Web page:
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Recommended Additional Syllabus Content

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In addition to the required content, there are many other types of information you might want to include on your syllabus to help provide a framework for your class and also to share with students resources that are available to them.

Statement About Expectations for Students

To complement the PWR Commitment to Students, many instructors include Expectations for Students in PWR Courses, whether verbatim or in an adapted form.

Statement about Hume Center for Writing and Research

You are strongly encouraged to include a paragraph about the Hume Center for Writing and Speaking in your syllabus.  Hume has provided the following language for you to cut and paste into your syllabus (updated for Fall 2020):

The Hume Center for Writing and Speaking supports the written and oral communication of all Stanford students. In free one-to-one sessions, trained tutors help students get started on assignments; understand academic conventions in their fields; address and overcome writer’s block and speech anxiety; learn strategies for revising, editing, and proofreading; and refine their written and oral delivery. Students may bring work in any genre, including assignments for writing projects or presentations in the major, PWR, Intro Sem or Thinking Matters courses, multimedia projects such as websites or PowerPoints, Honors theses, creative projects, or fellowship or job applications. In fall 2020, all tutoring will be held virtually. To see the Center’s hours, to schedule a virtual appointment, or to access virtual drop-in tutoring, please visit the Hume Center website at

Statement About Technology Support for Remote Learning (2020-2021)

The University is prepared to help all students with their technology needs.  The Lathrop Learning Hub can provide short-term loans of laptops and other equipment in addition to assisting with away-from-campus internet access. Whether you are on campus or off, you can always go to the Lathrop Learning Hub website to see what technical and equipment assistance is available to you. In particular, use the “Prepare to Learn Online” link to help you set up your computer, internet, and Zoom for online learning.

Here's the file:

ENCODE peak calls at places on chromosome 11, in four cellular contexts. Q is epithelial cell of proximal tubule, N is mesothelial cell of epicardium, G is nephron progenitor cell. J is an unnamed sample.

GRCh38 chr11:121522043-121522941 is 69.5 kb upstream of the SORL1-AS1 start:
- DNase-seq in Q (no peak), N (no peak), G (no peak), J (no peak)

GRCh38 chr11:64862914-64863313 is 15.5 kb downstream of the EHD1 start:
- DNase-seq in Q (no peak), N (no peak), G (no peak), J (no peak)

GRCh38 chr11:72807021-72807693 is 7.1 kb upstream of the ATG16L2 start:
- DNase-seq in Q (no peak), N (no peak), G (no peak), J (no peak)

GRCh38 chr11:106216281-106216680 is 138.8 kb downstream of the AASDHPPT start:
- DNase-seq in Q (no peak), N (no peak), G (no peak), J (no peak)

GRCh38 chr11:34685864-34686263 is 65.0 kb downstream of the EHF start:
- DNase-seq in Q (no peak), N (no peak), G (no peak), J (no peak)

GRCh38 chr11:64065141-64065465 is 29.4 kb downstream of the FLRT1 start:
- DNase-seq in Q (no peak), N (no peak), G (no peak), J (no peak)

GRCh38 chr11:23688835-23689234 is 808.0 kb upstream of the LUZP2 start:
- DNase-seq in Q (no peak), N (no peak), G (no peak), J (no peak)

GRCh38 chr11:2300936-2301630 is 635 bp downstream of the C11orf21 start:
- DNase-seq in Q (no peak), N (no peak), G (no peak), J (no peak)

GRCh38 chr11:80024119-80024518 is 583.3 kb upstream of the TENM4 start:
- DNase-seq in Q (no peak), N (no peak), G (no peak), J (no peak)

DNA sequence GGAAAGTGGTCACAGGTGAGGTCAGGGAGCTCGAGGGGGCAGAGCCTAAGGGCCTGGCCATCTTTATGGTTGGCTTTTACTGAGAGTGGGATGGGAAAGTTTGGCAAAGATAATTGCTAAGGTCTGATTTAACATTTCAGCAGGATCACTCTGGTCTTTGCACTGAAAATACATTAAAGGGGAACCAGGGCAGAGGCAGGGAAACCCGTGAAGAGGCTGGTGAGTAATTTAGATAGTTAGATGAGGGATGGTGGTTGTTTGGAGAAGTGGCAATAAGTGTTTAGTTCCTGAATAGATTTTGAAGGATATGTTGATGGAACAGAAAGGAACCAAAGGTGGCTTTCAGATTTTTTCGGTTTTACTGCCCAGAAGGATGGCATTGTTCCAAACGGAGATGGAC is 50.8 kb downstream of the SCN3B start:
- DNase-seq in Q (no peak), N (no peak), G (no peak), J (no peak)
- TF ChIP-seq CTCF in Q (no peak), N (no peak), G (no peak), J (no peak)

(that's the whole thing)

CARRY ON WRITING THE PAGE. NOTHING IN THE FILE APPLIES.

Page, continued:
Statement About Accessible Education

Ensuring that students with disabilities have full access in all instructional settings is one of the University's highest priorities.  Toward that end, we urge you to include a statement about Accessible Education in your syllabus. 

The Office of Accessible Education provides this language that you can use:  

Students who may need an academic accommodation based on the impact of a disability must initiate the request with the Office of Accessible Education (OAE). Professional staff will evaluate the request with required documentation, recommend reasonable accommodations, and prepare an Accommodation Letter for faculty. Unless the student has a temporary disability, Accommodation letters are issued for the entire academic year. Students should contact the OAE as soon as possible since timely notice is needed to coordinate accommodations. The OAE is located at 563 Salvatierra Walk (phone: 723-1066, URL:

However, several of our instructors have drafted modified versions.  Below is Meg Formato's excellent statement about accessibility from her syllabus:

Statement of Accessibility 

I am completely committed to making our class a place where everyone can learn. Any student who may need an accommodation based on the impact of a disability, mental health concern, or other personal circumstance should feel reach out to me, and we can discuss how best to meet your needs and facilitate your best work and learning in this course. If possible, please communicate with me about your accommodation needs during the first week of the quarter. Of course, if concerns arise later, let me know as well.